As I look forward to 2022 my top goal is to spend more time doing the things that mean the most to me and to find more small moments of joy throughout my day. It is easy to fall into a slump or get busy or to focus on what might not be going as planned, but being able to feel those things, quickly shift perspective, and take action is a philosophy that I’d like to more seriously put into practice. I always come around eventually, but by being more mindful, more present, and more intentional I believe I could enrich my 2022 experience. Big things are on the horizon and I want to give them, and myself, the love and attention they deserve! Here’s to the new year and new habits, roles, and routines!”


KAYLA: “While this year has taught me a lot, more than anything I learned how to enjoy the journey. When faced with difficult situations I am always anticipating something going wrong, and pre-stressing about fixing problems. This year I really tried to change my thinking from “what if it goes wrong” to embrace the ideology of “what if it goes right”. This subtle change has helped me be more present for the huge changes happening in my life, allowed me to be more mindful, and have the capacity to enjoy my experiences in the moment rather than having to reflect on them later down the line.

During this next year I want to be really intentional with what I do and how I spend my time. I am a self-proclaimed “sleepy girl” and will choose sleep over anything 9 times out of 10. In 2022, I want to take advantage of more opportunities to step outside of my comfort zone. I want to go new places, try new things, and have new experiences all 2022!”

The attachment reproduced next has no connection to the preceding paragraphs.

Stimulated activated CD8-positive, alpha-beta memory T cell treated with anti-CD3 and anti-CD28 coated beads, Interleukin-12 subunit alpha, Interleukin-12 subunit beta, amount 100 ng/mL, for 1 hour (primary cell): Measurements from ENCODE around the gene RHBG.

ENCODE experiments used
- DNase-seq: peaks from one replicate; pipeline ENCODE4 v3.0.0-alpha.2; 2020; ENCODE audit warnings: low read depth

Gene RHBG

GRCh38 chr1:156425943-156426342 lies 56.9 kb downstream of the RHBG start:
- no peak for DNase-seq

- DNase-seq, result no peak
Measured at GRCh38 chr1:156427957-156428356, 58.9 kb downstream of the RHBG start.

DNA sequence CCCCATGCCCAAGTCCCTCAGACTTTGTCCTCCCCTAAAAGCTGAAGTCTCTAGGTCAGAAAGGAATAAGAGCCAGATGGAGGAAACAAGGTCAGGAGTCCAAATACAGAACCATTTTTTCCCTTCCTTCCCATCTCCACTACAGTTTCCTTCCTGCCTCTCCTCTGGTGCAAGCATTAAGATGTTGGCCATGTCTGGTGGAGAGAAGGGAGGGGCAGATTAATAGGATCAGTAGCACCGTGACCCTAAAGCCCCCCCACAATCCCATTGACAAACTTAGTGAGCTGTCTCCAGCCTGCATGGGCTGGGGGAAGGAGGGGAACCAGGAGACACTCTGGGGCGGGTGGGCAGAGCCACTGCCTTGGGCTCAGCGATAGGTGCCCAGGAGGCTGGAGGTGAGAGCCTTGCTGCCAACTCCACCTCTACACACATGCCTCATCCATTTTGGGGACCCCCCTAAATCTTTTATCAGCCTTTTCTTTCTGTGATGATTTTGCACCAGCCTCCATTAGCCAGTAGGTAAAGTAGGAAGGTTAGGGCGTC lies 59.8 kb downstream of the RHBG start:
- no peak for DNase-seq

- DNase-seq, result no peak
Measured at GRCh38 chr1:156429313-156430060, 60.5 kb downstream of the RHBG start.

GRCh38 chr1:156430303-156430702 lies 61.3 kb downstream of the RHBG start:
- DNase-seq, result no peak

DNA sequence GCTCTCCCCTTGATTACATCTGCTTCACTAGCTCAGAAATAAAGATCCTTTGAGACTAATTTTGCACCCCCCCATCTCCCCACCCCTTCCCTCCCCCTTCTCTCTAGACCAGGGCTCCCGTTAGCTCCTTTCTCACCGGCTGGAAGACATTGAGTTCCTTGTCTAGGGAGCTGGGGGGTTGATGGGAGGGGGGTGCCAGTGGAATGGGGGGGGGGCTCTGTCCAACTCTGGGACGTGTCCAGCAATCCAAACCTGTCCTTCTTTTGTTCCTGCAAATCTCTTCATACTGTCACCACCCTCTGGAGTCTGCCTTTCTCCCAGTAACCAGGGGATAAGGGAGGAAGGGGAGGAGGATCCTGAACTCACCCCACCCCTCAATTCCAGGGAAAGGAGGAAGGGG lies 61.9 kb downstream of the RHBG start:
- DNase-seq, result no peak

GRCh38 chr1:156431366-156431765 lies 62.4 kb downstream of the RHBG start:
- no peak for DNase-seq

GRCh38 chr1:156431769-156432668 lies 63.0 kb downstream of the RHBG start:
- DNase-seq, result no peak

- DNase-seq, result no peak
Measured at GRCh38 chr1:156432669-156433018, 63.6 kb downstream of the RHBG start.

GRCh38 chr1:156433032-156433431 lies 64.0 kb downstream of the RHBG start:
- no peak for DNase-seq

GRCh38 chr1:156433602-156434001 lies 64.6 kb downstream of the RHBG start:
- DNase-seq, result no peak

TERESA: “Looking back, I accomplished each goal I set for myself in 2021, which is not something I’ve been able to say in a while. I think this was due in part to my primary goal for the year, which was to accept that so many things in life are out of my control and to learn to be okay with that. However, I can be in control of the way I act and react to situations. With this approach, it allowed me to tackle goals which were internally motivated but contingent on an external source and completely out of my control.

In 2022, my only resolution is to show more self-compassion and for some reason, that seems more daunting a task than prior years. I am my own worst critic because I always thought if you’re self-aware of every single one of your flaws, then no one else can use them against you… right? Except in 2021, I realized that I tend to use them against myself. As a student and future OT, I’m always reminding myself that I can’t pour from an empty cup but I also need to remember that outside of those roles, I am also human. As a human, I’m inevitably going to mess up but despite these mistakes, the person I need forgiveness and validation from most is myself. Also, the members of BTS said to “Love Yourself” so, in 2022, I will be. I’m going to accept love from the world, from those I love, from myself, and return that love tenfold.”